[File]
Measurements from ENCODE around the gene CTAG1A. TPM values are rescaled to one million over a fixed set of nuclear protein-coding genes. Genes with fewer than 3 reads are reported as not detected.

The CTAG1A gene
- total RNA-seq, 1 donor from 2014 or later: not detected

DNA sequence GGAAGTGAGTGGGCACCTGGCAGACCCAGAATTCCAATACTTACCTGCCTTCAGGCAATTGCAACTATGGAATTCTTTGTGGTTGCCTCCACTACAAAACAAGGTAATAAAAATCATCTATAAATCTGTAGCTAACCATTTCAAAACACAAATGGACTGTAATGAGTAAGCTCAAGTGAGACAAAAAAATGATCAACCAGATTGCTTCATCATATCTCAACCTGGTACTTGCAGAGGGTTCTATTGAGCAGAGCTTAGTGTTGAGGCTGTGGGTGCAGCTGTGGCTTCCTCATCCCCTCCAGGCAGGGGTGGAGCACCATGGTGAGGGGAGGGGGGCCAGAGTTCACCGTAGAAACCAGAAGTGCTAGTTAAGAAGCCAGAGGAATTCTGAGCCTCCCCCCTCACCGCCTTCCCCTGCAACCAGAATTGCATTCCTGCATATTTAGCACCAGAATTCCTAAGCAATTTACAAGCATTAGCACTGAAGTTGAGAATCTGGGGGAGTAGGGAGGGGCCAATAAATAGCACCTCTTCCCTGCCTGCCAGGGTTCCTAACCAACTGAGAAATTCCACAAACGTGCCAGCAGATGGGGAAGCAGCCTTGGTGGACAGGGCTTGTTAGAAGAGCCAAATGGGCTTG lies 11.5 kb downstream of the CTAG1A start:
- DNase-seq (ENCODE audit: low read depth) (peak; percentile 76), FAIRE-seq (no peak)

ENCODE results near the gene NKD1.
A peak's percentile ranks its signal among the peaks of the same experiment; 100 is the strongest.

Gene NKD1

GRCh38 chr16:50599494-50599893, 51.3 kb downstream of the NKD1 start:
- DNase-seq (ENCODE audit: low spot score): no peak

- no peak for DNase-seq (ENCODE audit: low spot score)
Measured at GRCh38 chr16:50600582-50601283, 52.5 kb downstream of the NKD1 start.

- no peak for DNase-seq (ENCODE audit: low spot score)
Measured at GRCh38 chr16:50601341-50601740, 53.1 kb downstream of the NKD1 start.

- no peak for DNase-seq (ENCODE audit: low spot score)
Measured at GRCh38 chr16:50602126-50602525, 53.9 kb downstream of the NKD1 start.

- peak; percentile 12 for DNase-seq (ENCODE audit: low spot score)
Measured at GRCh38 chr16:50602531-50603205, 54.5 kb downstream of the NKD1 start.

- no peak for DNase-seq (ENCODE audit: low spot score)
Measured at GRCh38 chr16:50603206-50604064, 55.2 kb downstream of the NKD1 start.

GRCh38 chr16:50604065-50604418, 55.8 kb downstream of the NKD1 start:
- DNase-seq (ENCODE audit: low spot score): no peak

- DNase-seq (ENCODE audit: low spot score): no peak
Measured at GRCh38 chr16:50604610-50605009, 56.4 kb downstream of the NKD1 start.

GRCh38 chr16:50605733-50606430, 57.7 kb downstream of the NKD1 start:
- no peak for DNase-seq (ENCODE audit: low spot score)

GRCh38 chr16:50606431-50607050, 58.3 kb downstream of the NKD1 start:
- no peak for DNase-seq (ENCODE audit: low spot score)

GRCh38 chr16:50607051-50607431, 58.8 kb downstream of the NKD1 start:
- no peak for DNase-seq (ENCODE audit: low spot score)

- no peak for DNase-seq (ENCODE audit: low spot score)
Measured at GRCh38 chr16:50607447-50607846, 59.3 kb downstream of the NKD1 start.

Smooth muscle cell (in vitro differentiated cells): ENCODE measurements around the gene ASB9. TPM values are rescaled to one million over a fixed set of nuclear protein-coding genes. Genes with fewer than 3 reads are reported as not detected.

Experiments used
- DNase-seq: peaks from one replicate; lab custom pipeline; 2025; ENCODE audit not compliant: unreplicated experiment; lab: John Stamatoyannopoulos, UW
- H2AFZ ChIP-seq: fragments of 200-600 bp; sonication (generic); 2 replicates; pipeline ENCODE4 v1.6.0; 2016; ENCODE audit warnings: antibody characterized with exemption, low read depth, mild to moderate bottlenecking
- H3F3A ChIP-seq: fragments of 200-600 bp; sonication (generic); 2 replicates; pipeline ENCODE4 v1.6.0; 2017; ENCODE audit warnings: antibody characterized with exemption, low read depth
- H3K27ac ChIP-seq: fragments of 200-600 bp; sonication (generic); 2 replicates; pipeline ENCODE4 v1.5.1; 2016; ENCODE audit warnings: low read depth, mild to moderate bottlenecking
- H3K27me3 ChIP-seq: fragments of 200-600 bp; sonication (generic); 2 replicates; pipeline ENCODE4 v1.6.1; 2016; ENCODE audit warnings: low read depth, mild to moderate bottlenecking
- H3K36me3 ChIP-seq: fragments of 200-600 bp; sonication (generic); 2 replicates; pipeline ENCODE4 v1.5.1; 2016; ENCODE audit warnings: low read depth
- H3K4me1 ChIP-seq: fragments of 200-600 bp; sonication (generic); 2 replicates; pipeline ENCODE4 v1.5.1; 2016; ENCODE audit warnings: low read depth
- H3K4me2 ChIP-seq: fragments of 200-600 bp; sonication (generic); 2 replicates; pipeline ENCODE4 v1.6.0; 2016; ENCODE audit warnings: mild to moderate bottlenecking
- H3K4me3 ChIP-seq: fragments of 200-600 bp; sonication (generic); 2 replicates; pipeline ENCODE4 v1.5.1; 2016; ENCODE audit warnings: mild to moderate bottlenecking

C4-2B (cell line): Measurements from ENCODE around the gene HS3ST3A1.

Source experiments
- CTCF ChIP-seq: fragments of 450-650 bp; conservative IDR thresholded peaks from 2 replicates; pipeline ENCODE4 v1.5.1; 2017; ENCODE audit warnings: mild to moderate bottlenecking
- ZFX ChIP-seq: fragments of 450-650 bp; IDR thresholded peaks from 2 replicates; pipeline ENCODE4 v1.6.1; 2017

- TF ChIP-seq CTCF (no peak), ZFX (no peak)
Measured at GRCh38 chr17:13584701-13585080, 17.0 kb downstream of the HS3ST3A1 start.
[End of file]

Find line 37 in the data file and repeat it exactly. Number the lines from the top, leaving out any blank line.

- H3F3A ChIP-seq: fragments of 200-600 bp; sonication (generic); 2 replicates; pipeline ENCODE4 v1.6.0; 2017; ENCODE audit warnings: antibody characterized with exemption, low read depth